Evidence review shows exercise may benefit people with dementia
A review published by The Cochrane Collaboration shows that exercise may help improve cognition for people with dementia.
Posted on 4th December 2013
A systematic review of trials into exercise has shown it may help improve cognition for people with dementia and their ability to perform day to day activities. The review is published by The Cochrane Collaboration.
Researchers, led by a team at the University of Alberta in Canada, carried out a review of exercise trials that had previously been carried in people with dementia, to assess whether the overall evidence pointed to any benefits for exercise for people with dementia or their carers. A previous Cochrane review in 2008 was unable to show any strong evidence that exercise can help people with the condition, because too few trials had investigated the issue. In contrast, for the latest review the results of 16 trials with a total of 937 participants were evaluated.
Detailed analysis found that eight trials, with a total of 329 participants, showed exercise programmes may have a positive impact on cognitive functioning for people with dementia. In addition, data from six trials (with a total of 289 participants) showed that people with dementia were more able to carry out daily activities as a result of taking part in an exercise programme. However, there were large variations in the results of these trials, leading the reviewers to interpret the findings with some caution.
Further analysis showed some evidence that exercise may help reduce the burden for carers, but with only one trial reporting data on the impact for carers, the reviewers were unable to draw any firm conclusions. None of the trials included in the review investigated the effect of exercise on other outcomes such as mortality, or general quality of life for carers.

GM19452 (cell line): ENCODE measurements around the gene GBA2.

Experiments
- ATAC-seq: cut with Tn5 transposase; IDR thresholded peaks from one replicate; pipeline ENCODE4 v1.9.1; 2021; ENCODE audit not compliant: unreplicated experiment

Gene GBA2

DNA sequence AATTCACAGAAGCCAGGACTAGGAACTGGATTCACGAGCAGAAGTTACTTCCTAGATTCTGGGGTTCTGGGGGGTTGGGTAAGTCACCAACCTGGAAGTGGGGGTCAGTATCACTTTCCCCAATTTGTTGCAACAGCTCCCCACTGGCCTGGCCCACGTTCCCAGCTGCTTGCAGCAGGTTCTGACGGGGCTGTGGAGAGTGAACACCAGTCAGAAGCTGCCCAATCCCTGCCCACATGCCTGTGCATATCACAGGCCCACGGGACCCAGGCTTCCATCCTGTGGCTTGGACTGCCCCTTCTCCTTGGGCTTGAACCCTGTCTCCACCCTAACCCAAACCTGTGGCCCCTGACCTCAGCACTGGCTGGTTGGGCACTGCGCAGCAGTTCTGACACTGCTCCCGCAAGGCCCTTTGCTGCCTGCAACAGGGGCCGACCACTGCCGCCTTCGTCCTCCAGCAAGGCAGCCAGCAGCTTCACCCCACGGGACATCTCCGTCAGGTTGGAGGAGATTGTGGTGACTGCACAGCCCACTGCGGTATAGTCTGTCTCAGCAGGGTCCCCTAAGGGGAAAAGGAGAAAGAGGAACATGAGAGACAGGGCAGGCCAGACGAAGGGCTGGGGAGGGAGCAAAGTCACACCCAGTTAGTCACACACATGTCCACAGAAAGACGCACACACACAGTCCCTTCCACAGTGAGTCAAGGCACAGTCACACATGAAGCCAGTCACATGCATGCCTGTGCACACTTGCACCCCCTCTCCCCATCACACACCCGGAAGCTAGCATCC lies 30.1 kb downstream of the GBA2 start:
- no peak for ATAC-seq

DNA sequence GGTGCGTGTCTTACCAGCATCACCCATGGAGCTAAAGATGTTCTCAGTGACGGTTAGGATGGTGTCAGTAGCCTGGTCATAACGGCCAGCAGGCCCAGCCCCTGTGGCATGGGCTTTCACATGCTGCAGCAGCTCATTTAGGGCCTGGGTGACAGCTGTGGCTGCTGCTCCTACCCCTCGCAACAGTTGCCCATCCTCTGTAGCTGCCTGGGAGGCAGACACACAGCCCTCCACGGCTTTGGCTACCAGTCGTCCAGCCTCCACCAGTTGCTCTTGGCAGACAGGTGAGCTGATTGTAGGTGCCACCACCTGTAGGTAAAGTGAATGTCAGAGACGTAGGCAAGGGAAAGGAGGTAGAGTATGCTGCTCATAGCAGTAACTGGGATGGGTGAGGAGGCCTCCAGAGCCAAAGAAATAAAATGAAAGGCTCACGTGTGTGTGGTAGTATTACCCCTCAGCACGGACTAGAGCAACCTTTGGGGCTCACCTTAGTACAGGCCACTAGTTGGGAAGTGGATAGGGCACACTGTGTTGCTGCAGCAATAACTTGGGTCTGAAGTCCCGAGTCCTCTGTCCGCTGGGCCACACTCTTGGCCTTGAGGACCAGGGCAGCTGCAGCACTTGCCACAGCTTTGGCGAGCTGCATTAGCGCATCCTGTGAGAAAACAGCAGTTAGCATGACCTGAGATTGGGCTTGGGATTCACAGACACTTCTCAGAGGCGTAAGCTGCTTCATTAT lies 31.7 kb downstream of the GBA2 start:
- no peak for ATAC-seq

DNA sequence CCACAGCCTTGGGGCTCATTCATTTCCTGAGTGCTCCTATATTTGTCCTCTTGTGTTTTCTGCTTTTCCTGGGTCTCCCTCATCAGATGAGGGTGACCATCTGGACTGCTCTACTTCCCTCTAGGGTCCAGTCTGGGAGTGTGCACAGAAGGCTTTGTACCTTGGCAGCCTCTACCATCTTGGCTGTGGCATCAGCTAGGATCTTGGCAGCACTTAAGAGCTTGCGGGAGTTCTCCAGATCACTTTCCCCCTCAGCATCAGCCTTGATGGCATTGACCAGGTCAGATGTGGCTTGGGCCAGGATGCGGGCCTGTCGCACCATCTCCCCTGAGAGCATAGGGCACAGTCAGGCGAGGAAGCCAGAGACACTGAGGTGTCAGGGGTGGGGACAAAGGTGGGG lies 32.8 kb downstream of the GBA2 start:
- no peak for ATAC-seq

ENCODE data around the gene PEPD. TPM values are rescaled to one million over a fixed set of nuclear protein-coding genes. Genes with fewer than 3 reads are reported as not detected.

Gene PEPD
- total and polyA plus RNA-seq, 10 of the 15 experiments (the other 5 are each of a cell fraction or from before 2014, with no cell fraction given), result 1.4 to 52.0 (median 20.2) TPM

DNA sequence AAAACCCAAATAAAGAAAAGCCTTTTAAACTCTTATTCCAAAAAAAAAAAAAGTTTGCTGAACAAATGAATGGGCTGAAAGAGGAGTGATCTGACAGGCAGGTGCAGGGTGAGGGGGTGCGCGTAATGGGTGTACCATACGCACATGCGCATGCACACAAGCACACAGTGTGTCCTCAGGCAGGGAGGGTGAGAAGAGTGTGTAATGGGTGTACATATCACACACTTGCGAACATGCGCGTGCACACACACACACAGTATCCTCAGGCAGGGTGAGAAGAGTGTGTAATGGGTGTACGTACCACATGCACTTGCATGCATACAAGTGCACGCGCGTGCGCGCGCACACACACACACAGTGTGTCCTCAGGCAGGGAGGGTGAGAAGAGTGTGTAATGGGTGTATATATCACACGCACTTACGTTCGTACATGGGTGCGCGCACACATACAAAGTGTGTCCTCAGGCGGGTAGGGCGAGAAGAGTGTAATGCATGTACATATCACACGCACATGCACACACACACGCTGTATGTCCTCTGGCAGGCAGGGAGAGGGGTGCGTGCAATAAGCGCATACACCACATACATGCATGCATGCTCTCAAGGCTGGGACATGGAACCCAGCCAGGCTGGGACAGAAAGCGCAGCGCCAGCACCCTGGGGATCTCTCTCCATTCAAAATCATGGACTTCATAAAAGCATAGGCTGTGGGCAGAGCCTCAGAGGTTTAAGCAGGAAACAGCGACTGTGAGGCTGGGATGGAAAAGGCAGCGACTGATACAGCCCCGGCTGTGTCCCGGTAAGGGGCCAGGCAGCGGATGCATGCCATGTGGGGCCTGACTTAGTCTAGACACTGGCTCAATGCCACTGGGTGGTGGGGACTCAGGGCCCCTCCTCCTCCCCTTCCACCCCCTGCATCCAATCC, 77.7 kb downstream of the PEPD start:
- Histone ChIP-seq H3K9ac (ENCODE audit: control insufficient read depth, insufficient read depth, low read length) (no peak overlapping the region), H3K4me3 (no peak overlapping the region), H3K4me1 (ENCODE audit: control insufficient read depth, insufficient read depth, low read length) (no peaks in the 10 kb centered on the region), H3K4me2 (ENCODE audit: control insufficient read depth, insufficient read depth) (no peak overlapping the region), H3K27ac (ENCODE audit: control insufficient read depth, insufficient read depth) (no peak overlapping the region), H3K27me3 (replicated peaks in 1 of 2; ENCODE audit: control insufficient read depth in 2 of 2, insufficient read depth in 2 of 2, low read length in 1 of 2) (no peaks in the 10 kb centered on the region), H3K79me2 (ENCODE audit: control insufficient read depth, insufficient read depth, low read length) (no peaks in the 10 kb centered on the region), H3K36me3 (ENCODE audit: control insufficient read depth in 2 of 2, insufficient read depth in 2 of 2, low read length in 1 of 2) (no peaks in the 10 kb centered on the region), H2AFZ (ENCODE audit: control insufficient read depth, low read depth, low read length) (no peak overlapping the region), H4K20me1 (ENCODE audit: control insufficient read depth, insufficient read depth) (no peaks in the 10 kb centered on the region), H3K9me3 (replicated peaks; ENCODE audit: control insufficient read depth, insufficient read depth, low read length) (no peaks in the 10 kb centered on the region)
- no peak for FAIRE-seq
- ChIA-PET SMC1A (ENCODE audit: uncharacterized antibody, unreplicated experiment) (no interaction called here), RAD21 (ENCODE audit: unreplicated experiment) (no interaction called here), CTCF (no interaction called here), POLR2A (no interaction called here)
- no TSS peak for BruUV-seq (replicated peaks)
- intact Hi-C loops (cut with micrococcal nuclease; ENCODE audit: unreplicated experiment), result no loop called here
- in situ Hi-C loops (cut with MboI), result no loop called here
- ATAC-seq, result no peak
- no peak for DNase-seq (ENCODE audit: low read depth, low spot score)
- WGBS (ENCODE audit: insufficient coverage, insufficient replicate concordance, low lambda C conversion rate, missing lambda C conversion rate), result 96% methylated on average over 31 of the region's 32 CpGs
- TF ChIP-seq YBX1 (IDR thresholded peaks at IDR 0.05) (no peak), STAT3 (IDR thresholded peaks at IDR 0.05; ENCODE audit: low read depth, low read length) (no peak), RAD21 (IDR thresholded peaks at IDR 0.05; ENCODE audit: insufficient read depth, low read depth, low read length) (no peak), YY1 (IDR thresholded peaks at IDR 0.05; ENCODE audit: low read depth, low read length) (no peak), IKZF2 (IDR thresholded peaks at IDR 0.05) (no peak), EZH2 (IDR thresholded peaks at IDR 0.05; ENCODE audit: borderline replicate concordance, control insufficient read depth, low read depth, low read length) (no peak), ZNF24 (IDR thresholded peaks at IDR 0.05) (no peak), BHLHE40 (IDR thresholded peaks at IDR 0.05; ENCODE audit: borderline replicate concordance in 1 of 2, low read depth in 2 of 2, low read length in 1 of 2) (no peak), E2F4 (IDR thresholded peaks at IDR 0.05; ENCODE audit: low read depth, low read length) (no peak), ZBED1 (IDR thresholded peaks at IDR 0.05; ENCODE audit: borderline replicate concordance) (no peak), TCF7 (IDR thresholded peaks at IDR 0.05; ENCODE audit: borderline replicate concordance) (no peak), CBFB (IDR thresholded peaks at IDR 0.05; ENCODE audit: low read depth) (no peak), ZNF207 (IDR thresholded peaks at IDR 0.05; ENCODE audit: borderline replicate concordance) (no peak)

Dr Laura Phipps of Alzheimer’s Research UK, the UK’s leading dementia research charity, said:
“Systematic reviews are an excellent way of pulling together the best research to get a clearer picture of the evidence on a topic. With more evidence now available, this review shows possible benefits to exercise for people with dementia, though as the authors highlight, how far those benefits may extend is not yet fully understood. We do know that exercise is an important part of keeping healthy, and though we can’t say that exercise will prevent dementia, evidence does suggest it can help reduce the risk of the condition as part of a healthy lifestyle.
“Continued investment in research is vital if we are to find ways to help people with dementia, which affects hundreds of thousands of people in the UK. This review suggests there are things people can do to help the symptoms of dementia, but we still lack treatments capable of stopping the diseases that cause it – research is the only answer.”
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